Vintage Pin Up: Alberto Vargas

nursevargas

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Sunday Morning Music

Hi —
I hope you’re having
a groovy weekend.

Today we thought
we’d bring you some
cool stuff from the
1960’s and 1970’s
that you mighta missed .

(or maybe you’re one
of them there
whippersnappers that
never had a chance
to hear the stuff in
the first place )

Either way, I hope
you enjoy our collection.

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Cold Blood —
If You Will

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The Babys–
Everytime I Think of You

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Led Zeppelin —
Immigrant Song

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The Crystals —
Then He Kissed Me ”

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Yardbirds —
Shapes Of Things

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Chicago —
Movin In

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Curtis Mayfield —
The Makings Of You

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Laura Nyro —
It’s Gonna Take A Miracle

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Sly and The Family Stone —
If You Want Me To Stay

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The Easybeats —
Friday On My Mind

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Nick Lowe —
Cruel To Be Kind

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Jerry Butler —
Only The Strong Survive

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Janis Joplin —
A Woman Left Lonely

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The Box Tops —
” You Keep Me Hanging On

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Neil Young —
” Cortez

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Four Seasons —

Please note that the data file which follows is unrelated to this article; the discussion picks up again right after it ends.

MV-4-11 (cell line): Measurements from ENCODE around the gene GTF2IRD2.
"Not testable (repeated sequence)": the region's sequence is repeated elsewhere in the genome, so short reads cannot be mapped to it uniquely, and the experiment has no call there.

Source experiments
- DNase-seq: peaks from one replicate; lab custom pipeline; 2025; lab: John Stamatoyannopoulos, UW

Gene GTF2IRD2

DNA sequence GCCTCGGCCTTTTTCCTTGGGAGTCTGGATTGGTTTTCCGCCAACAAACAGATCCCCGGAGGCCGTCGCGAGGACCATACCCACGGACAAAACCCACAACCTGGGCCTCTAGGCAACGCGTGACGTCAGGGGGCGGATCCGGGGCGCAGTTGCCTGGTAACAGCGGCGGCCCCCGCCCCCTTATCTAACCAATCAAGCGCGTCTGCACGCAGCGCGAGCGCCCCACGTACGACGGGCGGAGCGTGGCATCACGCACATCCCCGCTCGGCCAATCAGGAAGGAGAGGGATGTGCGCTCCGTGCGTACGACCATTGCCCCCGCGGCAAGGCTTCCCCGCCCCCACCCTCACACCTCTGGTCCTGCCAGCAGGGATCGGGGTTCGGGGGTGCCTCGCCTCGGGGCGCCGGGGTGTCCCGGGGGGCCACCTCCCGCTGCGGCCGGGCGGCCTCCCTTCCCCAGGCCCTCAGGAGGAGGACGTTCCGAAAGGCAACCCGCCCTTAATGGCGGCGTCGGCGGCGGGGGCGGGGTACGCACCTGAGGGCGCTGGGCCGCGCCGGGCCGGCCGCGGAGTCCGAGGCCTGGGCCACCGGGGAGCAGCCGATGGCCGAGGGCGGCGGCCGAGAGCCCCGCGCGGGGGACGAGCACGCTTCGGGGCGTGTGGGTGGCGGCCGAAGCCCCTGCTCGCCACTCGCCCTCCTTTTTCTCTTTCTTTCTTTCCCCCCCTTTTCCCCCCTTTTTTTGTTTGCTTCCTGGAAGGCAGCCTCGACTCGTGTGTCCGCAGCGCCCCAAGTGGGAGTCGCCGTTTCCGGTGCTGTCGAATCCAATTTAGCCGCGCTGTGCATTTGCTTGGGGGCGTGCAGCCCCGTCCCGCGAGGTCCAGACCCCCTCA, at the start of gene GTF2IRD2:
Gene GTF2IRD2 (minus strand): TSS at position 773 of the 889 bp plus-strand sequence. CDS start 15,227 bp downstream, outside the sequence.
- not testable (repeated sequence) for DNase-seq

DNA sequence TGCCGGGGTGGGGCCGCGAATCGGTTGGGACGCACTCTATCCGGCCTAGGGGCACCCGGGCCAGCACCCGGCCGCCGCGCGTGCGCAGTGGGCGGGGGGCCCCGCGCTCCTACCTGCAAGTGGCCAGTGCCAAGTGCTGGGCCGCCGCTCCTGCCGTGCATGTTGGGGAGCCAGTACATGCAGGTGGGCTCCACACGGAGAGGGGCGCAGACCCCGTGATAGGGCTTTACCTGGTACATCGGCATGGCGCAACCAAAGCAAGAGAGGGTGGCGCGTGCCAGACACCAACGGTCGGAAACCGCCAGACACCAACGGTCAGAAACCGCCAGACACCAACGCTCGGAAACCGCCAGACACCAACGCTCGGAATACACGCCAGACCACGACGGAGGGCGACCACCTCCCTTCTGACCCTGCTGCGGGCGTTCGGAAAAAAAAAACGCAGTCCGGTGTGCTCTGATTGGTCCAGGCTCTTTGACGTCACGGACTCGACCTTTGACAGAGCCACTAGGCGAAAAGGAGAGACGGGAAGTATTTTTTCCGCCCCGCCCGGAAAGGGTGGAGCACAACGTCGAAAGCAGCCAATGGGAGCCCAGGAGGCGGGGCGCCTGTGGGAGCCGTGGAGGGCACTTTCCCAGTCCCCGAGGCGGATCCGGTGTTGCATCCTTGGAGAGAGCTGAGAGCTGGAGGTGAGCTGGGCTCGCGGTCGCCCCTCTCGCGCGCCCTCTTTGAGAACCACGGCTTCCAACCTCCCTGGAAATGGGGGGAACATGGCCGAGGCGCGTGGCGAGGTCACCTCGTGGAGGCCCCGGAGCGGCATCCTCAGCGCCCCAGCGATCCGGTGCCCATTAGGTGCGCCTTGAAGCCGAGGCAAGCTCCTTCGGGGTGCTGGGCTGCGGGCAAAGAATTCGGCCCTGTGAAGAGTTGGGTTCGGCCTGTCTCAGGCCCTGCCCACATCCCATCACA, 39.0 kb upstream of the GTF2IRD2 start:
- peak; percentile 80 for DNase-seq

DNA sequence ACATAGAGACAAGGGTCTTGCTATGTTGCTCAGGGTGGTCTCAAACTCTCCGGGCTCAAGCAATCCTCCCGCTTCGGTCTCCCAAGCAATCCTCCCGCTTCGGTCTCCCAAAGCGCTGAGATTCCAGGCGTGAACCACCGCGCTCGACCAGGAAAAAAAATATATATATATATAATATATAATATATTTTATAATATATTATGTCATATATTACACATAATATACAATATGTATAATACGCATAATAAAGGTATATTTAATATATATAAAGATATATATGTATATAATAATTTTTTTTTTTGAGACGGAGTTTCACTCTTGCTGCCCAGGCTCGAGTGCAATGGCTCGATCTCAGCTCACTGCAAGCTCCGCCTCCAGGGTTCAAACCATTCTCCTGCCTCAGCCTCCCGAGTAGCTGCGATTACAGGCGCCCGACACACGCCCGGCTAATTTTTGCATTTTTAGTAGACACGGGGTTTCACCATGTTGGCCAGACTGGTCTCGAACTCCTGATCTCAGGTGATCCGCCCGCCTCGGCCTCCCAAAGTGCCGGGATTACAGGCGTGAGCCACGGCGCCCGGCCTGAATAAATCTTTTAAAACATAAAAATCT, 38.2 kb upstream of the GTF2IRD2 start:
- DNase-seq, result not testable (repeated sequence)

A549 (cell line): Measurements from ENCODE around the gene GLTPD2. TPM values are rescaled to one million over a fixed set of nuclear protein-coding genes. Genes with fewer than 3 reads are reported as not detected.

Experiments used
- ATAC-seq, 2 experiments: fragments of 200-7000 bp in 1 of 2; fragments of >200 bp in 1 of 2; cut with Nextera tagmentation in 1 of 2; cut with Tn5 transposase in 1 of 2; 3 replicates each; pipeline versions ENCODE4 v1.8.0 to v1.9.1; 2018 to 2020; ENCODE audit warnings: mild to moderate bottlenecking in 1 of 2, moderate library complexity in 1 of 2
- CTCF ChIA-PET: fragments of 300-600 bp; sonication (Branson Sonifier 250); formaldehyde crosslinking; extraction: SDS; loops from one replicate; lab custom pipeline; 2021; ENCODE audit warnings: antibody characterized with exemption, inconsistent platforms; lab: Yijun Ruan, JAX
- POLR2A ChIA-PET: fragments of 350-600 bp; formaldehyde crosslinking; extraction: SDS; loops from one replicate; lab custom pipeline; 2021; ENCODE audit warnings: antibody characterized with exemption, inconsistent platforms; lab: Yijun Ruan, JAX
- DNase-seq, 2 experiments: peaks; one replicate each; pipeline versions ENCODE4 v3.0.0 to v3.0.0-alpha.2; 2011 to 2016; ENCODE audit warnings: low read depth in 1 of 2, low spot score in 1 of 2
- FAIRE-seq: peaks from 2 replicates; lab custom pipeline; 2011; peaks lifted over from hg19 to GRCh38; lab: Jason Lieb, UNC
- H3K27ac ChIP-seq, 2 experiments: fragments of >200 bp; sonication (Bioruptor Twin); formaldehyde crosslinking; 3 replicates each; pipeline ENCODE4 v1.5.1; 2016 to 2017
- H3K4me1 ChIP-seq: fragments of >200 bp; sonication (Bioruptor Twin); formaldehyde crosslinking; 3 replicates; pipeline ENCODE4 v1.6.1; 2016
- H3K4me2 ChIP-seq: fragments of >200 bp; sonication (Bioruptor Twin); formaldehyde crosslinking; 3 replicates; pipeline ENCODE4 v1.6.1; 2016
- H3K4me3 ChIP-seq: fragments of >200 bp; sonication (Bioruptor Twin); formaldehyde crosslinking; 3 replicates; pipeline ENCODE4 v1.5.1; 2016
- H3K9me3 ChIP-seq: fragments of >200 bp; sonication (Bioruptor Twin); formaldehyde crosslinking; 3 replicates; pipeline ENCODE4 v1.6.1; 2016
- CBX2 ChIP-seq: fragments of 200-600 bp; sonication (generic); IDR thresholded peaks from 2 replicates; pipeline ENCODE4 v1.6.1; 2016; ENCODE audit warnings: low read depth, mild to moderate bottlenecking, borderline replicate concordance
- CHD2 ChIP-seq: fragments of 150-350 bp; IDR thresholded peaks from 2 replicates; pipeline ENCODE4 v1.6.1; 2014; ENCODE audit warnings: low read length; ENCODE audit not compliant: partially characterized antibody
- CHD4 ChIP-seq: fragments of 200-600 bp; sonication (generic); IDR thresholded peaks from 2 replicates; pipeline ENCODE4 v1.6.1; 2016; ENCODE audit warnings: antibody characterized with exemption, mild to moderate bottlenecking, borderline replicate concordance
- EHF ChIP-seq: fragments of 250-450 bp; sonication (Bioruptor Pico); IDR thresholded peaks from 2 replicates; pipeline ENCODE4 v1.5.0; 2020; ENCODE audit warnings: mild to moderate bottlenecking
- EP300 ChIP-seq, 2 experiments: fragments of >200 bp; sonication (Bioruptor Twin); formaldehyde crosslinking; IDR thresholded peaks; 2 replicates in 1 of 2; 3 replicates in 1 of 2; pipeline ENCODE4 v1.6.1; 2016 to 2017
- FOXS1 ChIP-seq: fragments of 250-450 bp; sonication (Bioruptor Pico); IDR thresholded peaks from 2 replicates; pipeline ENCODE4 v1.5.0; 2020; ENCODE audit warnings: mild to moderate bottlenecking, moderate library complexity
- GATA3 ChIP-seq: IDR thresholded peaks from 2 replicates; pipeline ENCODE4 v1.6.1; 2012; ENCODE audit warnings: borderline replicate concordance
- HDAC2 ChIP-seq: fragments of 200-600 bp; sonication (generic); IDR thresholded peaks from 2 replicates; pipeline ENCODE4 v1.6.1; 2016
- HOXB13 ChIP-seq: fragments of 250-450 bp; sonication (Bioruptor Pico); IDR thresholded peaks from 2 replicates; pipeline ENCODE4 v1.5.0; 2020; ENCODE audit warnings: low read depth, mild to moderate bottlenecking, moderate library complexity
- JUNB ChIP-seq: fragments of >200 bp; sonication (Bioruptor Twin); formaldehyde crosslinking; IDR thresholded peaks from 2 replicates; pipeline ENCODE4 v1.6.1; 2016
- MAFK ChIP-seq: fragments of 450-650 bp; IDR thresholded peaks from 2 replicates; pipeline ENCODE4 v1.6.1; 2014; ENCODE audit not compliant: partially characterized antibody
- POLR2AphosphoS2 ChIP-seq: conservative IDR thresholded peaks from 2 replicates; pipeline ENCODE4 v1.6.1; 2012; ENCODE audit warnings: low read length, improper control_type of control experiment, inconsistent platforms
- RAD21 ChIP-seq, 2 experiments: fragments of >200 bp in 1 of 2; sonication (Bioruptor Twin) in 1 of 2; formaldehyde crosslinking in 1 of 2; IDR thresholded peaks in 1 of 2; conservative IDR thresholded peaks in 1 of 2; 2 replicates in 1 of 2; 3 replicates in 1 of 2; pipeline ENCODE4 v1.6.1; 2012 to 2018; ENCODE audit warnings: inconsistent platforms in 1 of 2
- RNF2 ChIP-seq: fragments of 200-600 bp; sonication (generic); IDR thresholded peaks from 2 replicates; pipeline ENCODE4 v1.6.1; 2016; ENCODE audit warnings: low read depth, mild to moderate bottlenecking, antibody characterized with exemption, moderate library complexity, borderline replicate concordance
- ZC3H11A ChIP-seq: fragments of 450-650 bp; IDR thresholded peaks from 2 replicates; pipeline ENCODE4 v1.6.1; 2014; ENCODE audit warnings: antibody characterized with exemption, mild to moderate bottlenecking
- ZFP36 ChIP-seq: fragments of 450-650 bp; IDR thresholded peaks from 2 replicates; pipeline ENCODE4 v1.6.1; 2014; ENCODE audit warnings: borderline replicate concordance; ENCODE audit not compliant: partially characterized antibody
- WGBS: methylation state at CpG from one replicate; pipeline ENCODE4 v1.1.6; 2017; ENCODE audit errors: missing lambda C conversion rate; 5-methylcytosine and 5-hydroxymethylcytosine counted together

Walk Like A Man ”

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Fleetwood Mac —
” Oh Well

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Beach Boys —
Wendy

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Eric Burdon —
Hold On I’m Comin’

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Redbone —
” Witch Queen of New Orleans”

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George Harrison —
I’d Have You Anytime

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The Equals —
Baby Come Back

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Seekers —
The Carnival Is Over

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Todd Rundgren —
” I Saw The Light

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Pilot —
” Magic

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Little Anthony and Imperials —
Out Of My Head

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Joni Mitchell —
Coyote

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!!! HOY !!!

Saturday Car Post: The FACEL Vegas

The French-made
Facel Vegas, particularly
the FV, HK 500,
and Facel II —
are rarely seen items at
most American vintage
car shows–

but were some of the most luxurious and stylish
non-domestic cars made in the 1950’s and 1960’s.

Ford Comete

Facel started in the automobile
business after World War II
by manufacturing special
order car bodies for
companies like Simca,
Bentley, Panhard, and
Delahaye – although their
first real mainstream
marketing challenge was
with the Ford Comète.

They started building their
own models in 1954, with
the FV and then the HK500.

These were American style
luxury coupes made for the
European market – and were
equipped with Chrysler built
V-8 Hemi engines like the
DeSoto 276 c.i. in 1954 – 1955,
the Chrysler 331 c.i. in 1956,
and a 354 and 383 available
after 1958.

So, despite their size, these
cars made good off the line
speed and handled extremely
well.

Still, a smaller sportier model
to compete with the Mercedes
Benz SL class , especially the
190 SL, was the goal of their
engineering team in 1959 –
and in 1960, they released the
Facellia – available in three
body styles –  a cabriolet,
a 2+2 coupé and a 4-seat
coupé.

Since their intent was to create
a more ‘European’ sports car,
they replaced the Chrysler made
powerplant with a badly designed
Pont-à-Mousson manufactured
4 cylinder 1.6 liter engine.

That turned out to be a serious
mistake for the company, with
the resulting disastrous warranty
repair costs threatening to
bankrupt them-

Facel switched over to
a practically bullet-proof
Volvo-made B-18 straight
four engine – but the damage
to the company’s image was
already done.

Even a last minute model release, in 1964, of
the Facel-6, with an
Austin-Healey made 2.8 liter
engine failed to revive the
company.

Their main claim to fame these
days is the number of famous
celebrities who were Facel Vega owners –

– Frank Sinatra owned a
Facel II, as did Ringo Starr,
Princess Grace, Pablo Picasso,
the Shah of Iran,
and many others.

Ava Gardner